Various guest hosts present a musical variety show.
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7   6   5   4   3   2   1  
1970   1969   1968   1967   1966   1965   … See all »
Won 1 Primetime Emmy. Another 9 nominations. See more awards »
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Cast

Complete series cast summary:
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 Himself - Host (32 episodes, 1964-1970)
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 Himself - Host / ... (17 episodes, 1965-1970)
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 Himself - Host / ... (14 episodes, 1964-1970)
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Storyline

Popular, long-running Saturday night variety show of the mid-to-late 1960's, originating from the Hollywood Palace Theater (formerly the El Capitan) on Hollywood Boulevard. There was a revolving guest host, usually a singer or comedian, each week. Bing Crosby was the most frequent guest host (including, of course, the Christmas Week show), but other frequent guest hosts included Sammy Davis, Jr., Jimmy Durante, Don Adams, Fred Astaire, and Judy Garland. The Rolling Stones made their first U.S. TV appearence on the show in 1964. The waning popularity of weekly variety shows contributed to "Hollywood Palace" being cancelled in early 1970, but it's still well-remembered by its many fans. Written by Bob Sorrentino

Plot Summary | Add Synopsis

Plot Keywords:

variety | three word title | See All (2) »

Taglines:

From Hollywood, The Entertainment Capital of the world. ABC-TV presents "The Hollywood Palace!"

Genres:

Comedy | Family | Music

Certificate:

TV-G
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Details

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Release Date:

4 January 1964 (USA)  »

Company Credits

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Color:

(1964-1965)| (1965-1970)

Aspect Ratio:

1.33 : 1
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Did You Know?

Trivia

During rehearsals the guest host usually stood on the left camera side of the proscenium, with a high stool for the host to be seated. The prop master provided water or a soda pop beverage. When Joan Crawford hosted, she would carry her own "Pepsi Cola" which was already open--and spiked with vodka--onto the stage. The beverage relaxed Joan without any problems (during the taping the prop master provided the "spiked soda"). Crawford was a very gracious lady. After each of her appearances on the show, every member of the crew and staff received a hand-written "thank you" note, sent from her New York address. Kate Smith, on the other hand, insisted that her "cola" be carried out by the prop master, unopened (she did not want any rumors that her can of soda was spiked). She also carried a Kodak brownie camera during her show engagement, snapping pictures throughout her rehearsal and the taping of the show. Upon completion of her host assignment, each crew and staff member received a "Kodak moment" with their picture as they were performing their show assignment; included with the small photograph was Kate's personally signed thank-you note. These two personalities were the only hosts during the six seasons to send a personal "thank you" to each member of the crew and staff. See more »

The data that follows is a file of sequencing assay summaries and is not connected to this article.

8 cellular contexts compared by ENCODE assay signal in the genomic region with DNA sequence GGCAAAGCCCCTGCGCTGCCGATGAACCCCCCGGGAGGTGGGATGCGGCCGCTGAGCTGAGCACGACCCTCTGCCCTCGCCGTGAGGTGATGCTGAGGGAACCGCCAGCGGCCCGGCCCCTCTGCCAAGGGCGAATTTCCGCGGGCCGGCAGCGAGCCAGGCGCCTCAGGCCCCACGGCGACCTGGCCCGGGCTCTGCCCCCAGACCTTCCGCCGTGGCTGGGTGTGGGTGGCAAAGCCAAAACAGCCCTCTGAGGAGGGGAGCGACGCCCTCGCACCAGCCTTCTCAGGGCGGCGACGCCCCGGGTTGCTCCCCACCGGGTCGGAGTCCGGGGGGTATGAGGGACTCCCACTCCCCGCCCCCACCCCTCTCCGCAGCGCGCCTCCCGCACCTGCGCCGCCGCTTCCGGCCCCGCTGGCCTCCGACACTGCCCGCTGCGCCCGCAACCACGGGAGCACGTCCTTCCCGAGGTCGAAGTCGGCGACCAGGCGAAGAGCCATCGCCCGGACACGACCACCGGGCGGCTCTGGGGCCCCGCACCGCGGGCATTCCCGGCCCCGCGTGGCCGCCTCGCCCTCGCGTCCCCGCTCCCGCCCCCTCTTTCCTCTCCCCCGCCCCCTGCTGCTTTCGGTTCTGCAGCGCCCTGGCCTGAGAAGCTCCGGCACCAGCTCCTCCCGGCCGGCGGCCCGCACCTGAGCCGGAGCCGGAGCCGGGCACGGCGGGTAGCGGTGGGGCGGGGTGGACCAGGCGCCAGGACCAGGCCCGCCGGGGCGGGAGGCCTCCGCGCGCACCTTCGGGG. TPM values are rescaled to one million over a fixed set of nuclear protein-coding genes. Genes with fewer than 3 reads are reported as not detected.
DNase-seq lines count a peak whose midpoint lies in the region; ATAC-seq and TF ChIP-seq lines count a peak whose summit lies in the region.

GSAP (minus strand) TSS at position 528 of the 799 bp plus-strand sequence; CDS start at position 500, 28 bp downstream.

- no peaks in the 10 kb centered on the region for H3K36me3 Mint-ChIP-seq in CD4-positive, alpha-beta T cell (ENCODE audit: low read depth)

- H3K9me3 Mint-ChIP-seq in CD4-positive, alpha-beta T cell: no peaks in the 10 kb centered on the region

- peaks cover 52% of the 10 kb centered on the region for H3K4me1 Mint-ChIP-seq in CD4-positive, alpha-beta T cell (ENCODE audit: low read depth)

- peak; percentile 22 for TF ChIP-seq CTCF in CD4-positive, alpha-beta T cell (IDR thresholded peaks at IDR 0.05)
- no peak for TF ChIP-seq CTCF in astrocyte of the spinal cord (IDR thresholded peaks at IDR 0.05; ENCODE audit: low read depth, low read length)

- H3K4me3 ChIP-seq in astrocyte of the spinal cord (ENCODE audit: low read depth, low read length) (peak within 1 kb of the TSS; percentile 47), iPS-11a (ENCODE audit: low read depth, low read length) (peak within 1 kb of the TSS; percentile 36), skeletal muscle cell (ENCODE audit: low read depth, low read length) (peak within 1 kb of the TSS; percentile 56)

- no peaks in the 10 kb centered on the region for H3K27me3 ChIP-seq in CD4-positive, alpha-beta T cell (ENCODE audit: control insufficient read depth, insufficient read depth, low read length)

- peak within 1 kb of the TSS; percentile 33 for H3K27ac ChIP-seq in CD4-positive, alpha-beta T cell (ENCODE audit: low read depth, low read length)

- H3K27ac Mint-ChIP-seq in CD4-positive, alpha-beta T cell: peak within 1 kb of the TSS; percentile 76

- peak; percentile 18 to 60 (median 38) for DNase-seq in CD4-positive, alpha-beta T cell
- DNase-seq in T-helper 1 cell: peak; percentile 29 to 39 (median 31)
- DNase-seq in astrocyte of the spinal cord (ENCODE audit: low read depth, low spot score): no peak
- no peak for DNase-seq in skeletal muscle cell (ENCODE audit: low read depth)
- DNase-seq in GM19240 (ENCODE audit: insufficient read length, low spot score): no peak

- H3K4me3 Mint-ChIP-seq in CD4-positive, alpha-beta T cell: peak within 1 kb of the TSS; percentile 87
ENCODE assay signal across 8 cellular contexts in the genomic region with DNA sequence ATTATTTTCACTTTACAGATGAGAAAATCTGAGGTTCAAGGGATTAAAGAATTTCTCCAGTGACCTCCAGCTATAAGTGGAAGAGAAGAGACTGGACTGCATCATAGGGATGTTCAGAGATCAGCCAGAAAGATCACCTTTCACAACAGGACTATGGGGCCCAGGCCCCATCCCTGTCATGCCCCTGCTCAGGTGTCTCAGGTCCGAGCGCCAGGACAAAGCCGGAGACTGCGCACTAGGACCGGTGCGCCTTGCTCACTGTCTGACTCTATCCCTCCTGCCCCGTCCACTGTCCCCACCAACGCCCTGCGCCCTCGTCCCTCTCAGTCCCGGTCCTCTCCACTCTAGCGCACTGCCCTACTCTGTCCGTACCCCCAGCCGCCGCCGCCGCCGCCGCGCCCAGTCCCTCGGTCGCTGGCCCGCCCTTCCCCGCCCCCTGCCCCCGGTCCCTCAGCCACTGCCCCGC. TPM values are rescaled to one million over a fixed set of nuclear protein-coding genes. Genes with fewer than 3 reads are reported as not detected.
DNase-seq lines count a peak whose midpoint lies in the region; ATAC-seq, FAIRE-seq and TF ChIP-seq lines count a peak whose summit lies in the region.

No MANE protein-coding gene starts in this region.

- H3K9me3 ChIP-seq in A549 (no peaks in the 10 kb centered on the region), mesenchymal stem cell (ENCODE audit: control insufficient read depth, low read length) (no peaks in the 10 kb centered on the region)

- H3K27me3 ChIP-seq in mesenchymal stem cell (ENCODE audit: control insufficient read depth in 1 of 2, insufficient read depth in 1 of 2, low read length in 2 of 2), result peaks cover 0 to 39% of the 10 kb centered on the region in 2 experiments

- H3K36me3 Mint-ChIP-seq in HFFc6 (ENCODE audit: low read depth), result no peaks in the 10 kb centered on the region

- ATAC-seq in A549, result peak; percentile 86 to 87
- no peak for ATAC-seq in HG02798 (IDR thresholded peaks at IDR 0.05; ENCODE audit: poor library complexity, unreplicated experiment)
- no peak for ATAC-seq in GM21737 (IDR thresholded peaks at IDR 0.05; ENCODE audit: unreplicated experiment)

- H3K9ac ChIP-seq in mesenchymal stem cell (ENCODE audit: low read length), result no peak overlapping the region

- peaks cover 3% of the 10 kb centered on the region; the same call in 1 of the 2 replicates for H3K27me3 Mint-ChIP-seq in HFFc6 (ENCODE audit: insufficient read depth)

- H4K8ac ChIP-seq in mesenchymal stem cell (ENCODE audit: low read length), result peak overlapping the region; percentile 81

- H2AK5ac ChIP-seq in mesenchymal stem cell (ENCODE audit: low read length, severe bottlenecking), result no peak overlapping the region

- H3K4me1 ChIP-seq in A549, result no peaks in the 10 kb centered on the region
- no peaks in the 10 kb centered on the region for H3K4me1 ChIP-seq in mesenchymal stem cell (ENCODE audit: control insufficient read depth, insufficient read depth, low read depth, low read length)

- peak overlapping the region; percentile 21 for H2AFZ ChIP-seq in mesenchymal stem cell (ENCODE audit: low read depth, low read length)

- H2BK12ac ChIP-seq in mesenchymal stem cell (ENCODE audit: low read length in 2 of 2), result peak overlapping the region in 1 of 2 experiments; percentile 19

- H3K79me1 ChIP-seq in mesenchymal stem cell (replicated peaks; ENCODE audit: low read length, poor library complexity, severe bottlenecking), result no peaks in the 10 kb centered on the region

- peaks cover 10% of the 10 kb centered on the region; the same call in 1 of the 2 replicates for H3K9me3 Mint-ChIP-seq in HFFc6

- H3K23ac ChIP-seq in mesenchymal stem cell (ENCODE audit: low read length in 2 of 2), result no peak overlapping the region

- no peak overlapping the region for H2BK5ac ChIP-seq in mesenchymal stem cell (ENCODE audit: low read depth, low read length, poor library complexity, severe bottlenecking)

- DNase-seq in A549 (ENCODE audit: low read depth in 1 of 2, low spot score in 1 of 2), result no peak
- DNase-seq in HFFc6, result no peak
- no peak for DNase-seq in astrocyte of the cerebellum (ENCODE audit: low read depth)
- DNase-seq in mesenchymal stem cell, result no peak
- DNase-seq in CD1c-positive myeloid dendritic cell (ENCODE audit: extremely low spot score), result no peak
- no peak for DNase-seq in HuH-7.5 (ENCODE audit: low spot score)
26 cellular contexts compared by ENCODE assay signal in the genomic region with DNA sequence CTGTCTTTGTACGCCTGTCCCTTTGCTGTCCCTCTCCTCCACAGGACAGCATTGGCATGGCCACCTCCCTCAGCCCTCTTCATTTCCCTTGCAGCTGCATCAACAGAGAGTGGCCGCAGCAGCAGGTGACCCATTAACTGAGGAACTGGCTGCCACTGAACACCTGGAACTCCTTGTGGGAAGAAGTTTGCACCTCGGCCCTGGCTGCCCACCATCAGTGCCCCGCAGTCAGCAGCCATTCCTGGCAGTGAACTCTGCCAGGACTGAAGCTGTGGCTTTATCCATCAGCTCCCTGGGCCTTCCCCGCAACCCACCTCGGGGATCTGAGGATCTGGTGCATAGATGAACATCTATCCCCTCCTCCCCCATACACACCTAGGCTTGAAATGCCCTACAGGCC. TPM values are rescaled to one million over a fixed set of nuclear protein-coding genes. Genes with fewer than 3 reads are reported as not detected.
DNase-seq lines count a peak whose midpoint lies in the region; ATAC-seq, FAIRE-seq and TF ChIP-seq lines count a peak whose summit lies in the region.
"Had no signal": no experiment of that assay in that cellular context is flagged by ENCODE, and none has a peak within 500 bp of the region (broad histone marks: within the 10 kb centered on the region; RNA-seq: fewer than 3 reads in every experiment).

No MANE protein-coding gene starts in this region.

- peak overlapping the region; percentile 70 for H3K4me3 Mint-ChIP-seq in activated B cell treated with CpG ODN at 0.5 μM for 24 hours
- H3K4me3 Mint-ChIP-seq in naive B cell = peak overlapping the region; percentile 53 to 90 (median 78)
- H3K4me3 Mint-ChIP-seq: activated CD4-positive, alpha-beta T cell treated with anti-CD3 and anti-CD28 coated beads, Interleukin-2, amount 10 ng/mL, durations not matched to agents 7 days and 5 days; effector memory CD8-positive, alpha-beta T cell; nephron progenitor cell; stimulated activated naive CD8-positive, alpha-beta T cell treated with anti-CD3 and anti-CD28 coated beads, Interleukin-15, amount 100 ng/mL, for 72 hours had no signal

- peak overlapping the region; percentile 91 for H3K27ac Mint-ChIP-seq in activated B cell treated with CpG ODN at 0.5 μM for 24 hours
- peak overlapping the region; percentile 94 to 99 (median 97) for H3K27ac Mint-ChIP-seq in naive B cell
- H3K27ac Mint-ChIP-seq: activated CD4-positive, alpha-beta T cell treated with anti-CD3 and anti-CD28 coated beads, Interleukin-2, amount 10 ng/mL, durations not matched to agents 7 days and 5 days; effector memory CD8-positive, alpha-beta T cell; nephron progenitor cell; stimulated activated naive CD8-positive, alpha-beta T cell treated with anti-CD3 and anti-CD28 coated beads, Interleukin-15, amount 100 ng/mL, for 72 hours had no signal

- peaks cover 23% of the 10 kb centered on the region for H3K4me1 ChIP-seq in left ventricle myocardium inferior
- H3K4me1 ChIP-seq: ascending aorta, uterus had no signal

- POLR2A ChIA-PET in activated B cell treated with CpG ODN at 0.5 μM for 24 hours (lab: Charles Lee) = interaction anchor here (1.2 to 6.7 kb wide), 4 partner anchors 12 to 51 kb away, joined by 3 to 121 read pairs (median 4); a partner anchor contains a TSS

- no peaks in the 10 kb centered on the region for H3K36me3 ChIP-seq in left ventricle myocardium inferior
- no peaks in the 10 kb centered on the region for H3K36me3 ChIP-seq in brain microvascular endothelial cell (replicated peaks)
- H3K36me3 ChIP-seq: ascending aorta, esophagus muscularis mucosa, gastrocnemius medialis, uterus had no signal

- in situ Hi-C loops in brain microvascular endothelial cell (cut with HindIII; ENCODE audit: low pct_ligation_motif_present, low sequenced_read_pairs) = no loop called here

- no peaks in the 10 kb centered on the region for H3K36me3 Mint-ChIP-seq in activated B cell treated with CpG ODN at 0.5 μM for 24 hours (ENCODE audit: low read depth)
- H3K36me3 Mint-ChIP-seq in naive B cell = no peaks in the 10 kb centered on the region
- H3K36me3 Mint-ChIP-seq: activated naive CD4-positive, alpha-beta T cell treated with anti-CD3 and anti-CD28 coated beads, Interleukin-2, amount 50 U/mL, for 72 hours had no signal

Connections

Featured in Journey Through the Past (1974) See more »

Soundtracks

Put On A Happy Face
Written by Gower and Margie Champion
Performed by the Les Brown Orchestra and then the Mitchell Ayres Orchestra and the Mort Lindsey Orchestra
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User Reviews

 
Magnificent Television
14 August 2015 | by (United States) – See all my reviews

This is one of television's finest variety shows and something that was a weekly viewing event. The performers and hosts were stellar and everything about the production was first rate. The biggest stars of a fast fading glamorous Hollywood appeared as well as some of the most acclaimed entertainers on the face of planet Earth. It was a remarkable extravaganza but retained much of the simple aspects of a stage show. This was not only Hollywood but all showbiz on display and it provided some of the truly wonderful moments in television history. A shining light in the sometimes dismal landscape of television, even in 1964, The Hollywood Palace was a big hunk of nostalgia. There has never been anything quite like it and it isn't likely to be duplicated.


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